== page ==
(Newsroom America) -- Iran's oil miniter said Sunday that crude should be at least $150 a barrel, as the country's OPEC governor added that prices were not yet high enough to threaten the global economy.
Benchmark crude prices rose to nearly $118 a barrel Friday, renewing fears that surging energy prices would begin to erode fragile economic growth, Reuters reported.
A few days earlier, Saudi Oil Minister Ali a;-Naimi voiced concern over high pricers and said the kingdom would be taking steps to keep prices down.
Iranian officials, however, say there is no danger that current prices will harm economic growth.
Rostam Qasemi, Iran's oil minister, said prices should be around $150 a barrel, according to the Iranian Student's News Agency, or ISNA.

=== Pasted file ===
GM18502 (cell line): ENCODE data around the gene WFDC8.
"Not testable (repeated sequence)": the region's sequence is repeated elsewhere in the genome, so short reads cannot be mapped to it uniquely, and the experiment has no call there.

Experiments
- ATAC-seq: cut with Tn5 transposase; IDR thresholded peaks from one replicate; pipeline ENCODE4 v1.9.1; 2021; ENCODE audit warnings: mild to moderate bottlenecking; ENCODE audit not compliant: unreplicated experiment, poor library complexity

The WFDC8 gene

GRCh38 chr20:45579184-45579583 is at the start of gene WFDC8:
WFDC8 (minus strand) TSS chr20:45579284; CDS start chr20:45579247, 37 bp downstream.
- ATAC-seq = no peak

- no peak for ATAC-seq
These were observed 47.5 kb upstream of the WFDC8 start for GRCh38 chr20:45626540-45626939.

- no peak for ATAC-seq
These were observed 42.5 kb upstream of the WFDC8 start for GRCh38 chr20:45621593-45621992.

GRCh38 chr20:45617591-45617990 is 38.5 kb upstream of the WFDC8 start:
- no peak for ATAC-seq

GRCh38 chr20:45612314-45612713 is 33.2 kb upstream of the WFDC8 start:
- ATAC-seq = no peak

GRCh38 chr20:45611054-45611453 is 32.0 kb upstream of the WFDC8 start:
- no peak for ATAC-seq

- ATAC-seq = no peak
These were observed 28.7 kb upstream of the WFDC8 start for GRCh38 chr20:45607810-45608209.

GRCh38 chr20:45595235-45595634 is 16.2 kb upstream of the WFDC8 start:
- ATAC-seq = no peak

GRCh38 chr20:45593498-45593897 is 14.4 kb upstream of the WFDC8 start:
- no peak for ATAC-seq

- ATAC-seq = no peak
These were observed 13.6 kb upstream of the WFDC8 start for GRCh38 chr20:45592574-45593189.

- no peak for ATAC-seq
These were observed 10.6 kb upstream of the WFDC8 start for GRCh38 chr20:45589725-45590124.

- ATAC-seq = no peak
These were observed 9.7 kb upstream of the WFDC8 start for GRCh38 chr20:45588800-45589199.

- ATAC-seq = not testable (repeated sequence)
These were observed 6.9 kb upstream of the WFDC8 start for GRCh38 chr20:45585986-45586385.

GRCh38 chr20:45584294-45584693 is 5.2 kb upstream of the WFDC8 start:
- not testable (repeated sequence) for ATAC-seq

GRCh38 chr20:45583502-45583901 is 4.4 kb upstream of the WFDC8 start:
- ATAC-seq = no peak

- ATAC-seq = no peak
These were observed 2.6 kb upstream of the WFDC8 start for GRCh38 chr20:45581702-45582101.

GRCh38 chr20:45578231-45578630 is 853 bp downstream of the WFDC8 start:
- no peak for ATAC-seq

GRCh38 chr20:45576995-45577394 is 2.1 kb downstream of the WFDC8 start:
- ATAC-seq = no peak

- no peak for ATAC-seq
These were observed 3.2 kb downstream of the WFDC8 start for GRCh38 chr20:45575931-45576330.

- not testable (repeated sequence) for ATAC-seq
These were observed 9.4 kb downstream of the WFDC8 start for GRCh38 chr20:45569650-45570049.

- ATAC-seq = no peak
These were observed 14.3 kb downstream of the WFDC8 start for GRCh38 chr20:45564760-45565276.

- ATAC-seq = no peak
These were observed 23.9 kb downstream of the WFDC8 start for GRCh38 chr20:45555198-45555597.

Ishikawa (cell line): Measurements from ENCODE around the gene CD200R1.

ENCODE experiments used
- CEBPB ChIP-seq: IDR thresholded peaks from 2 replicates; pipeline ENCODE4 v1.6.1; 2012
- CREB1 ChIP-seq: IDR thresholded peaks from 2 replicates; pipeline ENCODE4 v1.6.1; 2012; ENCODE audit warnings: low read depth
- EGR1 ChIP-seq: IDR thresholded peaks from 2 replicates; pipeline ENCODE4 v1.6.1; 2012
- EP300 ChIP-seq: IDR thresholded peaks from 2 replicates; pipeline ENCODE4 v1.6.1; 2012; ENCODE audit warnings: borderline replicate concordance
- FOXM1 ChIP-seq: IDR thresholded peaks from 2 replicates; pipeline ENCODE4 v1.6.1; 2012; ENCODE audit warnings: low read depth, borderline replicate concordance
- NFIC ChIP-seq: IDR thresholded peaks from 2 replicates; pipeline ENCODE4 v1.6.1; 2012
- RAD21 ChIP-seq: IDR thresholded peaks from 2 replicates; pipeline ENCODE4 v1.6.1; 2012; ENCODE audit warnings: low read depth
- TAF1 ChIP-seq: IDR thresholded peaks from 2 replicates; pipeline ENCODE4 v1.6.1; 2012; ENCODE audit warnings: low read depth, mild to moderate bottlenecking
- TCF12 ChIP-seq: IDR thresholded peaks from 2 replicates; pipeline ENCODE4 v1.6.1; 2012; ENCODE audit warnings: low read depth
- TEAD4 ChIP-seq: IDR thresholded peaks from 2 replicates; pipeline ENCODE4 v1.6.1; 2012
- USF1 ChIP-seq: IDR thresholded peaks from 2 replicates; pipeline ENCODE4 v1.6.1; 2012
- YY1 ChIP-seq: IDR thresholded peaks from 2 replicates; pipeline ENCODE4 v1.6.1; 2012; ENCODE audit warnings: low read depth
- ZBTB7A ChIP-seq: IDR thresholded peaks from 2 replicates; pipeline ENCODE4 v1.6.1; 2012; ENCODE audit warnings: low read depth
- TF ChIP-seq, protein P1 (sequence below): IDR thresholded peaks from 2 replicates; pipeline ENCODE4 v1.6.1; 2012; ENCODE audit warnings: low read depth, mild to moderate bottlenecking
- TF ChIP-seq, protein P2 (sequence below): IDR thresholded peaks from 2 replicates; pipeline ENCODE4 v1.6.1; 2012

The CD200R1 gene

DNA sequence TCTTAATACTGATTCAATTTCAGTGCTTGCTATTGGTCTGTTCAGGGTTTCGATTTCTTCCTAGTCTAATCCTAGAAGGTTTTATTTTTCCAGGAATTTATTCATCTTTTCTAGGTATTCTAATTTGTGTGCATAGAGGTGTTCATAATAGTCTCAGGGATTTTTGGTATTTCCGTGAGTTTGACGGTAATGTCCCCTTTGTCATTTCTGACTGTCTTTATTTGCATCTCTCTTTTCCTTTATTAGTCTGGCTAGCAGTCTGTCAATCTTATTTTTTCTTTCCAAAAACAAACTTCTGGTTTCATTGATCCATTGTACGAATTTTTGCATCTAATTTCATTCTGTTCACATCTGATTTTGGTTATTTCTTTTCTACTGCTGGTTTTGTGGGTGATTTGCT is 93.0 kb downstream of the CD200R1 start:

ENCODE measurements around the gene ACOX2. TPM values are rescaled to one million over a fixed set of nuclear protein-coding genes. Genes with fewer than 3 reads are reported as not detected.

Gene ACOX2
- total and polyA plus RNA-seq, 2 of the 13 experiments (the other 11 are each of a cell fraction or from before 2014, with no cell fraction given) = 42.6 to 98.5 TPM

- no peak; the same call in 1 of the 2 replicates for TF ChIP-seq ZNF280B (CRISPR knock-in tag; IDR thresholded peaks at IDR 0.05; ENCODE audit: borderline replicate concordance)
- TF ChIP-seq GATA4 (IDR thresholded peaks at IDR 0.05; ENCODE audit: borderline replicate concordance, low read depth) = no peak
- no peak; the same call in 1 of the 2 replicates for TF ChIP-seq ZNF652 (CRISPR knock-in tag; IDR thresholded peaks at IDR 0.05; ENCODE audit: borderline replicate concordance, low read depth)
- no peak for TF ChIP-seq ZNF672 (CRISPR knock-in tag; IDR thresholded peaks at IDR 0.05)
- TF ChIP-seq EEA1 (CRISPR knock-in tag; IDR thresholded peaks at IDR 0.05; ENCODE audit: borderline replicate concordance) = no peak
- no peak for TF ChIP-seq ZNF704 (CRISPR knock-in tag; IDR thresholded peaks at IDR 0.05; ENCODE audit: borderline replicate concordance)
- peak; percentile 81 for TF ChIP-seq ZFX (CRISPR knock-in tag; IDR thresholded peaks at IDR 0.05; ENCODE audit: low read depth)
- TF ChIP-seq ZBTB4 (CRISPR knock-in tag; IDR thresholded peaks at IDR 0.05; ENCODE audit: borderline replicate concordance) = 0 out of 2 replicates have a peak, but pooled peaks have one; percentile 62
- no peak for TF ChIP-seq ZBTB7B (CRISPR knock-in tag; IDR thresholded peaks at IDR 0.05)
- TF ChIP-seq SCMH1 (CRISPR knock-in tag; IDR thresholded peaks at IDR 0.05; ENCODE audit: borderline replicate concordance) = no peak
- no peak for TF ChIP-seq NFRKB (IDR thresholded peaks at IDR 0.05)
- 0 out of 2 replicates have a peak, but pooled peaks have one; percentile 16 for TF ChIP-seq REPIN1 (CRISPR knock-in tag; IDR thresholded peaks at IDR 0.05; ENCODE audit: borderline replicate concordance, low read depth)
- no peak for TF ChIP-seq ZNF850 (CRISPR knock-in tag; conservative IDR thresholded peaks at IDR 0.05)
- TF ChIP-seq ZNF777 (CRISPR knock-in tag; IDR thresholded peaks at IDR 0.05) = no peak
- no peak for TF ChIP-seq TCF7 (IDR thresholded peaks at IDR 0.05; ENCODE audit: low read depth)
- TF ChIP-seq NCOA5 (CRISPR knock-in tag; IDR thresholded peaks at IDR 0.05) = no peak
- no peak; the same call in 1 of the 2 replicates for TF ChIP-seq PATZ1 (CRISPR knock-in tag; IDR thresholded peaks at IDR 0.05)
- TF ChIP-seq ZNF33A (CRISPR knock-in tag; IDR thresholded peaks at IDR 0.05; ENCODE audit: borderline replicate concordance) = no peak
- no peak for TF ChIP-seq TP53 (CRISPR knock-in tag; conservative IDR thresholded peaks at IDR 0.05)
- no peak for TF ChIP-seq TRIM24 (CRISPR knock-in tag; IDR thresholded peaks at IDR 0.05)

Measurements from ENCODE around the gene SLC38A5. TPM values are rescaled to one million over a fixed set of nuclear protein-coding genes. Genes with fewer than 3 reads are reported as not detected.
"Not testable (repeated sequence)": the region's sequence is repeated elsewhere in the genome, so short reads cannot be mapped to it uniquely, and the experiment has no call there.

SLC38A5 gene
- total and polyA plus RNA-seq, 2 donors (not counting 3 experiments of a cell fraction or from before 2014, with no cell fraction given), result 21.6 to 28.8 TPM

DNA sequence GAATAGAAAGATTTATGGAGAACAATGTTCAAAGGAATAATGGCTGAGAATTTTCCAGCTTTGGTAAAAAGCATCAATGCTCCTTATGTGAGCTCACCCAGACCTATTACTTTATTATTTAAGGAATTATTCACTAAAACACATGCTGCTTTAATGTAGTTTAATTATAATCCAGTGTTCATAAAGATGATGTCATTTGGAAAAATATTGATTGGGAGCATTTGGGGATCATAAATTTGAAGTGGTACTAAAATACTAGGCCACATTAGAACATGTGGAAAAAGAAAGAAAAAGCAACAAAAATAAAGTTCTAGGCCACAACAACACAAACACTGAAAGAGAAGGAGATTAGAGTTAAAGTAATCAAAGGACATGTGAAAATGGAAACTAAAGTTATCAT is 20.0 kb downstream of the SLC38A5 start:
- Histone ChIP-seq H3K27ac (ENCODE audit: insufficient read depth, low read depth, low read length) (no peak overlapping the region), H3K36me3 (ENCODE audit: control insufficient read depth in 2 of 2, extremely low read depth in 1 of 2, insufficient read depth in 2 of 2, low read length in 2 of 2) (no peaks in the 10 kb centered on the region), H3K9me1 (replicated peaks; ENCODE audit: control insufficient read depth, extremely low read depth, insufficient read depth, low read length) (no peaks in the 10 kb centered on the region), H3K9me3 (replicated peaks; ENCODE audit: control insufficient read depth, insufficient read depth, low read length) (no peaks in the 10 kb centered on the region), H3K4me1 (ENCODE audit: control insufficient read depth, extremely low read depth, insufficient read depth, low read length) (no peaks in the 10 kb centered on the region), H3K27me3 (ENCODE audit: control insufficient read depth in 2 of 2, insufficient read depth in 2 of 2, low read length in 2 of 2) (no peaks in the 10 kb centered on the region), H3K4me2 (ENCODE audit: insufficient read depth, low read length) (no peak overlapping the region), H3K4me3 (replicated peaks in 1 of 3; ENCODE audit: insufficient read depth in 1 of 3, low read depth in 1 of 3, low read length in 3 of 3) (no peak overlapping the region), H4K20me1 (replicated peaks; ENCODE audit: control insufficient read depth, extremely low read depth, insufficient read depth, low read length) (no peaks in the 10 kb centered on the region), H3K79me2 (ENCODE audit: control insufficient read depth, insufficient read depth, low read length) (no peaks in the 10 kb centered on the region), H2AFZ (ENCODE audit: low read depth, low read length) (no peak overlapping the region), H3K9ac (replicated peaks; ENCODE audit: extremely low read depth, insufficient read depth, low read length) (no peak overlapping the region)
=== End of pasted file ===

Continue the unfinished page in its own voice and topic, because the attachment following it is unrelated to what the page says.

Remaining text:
"During the winter, oil prices always climb," he said, according to the report. "So it's natural that this year as well we will have a rise in oil prices in the winter."
Mohammad Ali Khatibi, Iran's representative on the Organization of Petroleum Exporting Country's board of governors, said even consumers see prices of $100 a barrel as fair.
And he said prices "a few dollars" above current levels would not harm Western economies.
"Current oil prices represent nominal prices of the commodity," he was quoted as saying by Shana.
"Considering the inflation rate and other economic issues, it could be argued that real oil prices are between $70 to $80 or $10 to $15, respectively, when we consider the year 2000 or 1970s as the reference," he said.
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